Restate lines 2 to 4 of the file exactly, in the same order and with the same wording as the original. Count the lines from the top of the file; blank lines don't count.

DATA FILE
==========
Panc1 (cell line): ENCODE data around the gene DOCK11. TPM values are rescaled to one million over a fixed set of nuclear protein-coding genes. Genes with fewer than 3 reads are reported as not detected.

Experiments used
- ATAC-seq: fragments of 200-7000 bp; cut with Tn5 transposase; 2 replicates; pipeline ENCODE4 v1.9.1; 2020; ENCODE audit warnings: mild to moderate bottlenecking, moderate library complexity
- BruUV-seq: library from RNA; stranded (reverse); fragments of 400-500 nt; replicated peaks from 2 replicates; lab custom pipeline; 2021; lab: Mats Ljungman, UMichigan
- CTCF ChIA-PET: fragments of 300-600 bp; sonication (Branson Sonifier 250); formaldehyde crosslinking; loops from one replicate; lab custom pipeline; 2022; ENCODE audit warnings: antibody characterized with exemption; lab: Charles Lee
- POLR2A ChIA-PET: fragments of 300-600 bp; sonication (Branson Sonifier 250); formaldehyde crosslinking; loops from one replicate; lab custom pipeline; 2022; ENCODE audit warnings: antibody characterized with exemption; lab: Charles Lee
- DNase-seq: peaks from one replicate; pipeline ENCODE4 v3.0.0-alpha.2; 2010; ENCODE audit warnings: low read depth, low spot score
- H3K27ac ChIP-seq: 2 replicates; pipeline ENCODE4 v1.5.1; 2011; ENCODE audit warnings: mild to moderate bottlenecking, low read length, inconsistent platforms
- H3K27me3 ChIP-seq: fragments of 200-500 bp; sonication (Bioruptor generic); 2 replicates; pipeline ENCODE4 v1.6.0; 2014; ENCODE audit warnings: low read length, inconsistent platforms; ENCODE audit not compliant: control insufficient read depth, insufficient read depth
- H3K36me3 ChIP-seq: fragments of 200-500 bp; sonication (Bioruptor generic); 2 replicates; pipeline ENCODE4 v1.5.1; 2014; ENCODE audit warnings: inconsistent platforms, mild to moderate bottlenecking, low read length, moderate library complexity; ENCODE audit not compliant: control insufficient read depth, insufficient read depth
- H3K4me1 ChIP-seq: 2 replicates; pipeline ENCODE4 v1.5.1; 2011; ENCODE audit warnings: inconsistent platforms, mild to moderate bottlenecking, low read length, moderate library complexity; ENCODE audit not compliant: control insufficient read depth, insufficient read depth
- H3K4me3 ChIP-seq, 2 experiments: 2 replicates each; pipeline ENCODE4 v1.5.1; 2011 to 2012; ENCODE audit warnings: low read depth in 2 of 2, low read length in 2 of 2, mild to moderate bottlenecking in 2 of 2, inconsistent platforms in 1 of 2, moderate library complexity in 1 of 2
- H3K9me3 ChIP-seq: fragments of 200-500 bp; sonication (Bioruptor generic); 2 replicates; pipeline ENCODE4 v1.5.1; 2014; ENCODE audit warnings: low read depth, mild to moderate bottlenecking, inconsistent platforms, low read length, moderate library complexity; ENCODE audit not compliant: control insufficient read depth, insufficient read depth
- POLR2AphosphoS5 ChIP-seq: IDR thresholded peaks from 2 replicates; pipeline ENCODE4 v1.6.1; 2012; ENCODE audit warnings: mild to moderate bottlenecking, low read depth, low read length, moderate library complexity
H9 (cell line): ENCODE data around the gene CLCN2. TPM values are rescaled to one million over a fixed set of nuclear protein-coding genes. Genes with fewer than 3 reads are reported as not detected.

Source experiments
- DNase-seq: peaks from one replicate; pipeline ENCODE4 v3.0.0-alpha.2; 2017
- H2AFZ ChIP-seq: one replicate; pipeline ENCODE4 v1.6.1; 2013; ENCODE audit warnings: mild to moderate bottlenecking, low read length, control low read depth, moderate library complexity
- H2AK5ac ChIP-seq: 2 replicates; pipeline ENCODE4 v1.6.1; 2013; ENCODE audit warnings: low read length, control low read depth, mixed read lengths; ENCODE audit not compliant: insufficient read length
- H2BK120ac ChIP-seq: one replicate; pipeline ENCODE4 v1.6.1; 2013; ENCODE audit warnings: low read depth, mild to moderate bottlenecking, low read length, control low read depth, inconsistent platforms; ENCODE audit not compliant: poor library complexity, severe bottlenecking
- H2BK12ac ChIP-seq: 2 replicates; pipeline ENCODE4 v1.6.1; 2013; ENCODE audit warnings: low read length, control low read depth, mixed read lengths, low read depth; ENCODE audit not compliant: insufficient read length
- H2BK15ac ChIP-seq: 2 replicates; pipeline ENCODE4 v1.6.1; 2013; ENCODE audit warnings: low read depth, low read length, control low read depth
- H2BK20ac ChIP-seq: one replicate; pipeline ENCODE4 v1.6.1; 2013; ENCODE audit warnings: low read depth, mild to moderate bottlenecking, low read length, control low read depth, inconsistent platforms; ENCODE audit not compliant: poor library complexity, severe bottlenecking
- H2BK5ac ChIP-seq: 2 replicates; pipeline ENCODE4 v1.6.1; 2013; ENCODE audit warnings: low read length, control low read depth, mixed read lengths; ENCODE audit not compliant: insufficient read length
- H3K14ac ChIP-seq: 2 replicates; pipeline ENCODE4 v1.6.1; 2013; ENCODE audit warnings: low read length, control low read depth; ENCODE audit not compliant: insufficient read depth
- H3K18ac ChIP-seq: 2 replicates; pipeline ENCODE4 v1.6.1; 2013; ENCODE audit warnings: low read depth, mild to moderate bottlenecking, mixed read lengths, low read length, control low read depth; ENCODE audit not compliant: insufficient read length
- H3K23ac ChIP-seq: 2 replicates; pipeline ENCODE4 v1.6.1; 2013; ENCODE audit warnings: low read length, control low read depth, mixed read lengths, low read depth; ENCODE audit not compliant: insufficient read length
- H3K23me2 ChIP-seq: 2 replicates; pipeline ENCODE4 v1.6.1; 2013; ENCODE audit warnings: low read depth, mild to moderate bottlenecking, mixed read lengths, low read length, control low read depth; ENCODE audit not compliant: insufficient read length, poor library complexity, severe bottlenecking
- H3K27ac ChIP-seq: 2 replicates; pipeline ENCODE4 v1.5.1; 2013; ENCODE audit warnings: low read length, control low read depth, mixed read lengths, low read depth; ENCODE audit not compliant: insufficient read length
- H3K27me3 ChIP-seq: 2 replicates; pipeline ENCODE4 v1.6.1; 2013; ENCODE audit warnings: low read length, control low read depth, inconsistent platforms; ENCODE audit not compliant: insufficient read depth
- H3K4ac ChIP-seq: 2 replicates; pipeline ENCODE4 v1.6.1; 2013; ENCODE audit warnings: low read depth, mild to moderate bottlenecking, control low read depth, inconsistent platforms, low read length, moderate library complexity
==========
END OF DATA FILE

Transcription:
Experiments used
- ATAC-seq: fragments of 200-7000 bp; cut with Tn5 transposase; 2 replicates; pipeline ENCODE4 v1.9.1; 2020; ENCODE audit warnings: mild to moderate bottlenecking, moderate library complexity
- BruUV-seq: library from RNA; stranded (reverse); fragments of 400-500 nt; replicated peaks from 2 replicates; lab custom pipeline; 2021; lab: Mats Ljungman, UMichigan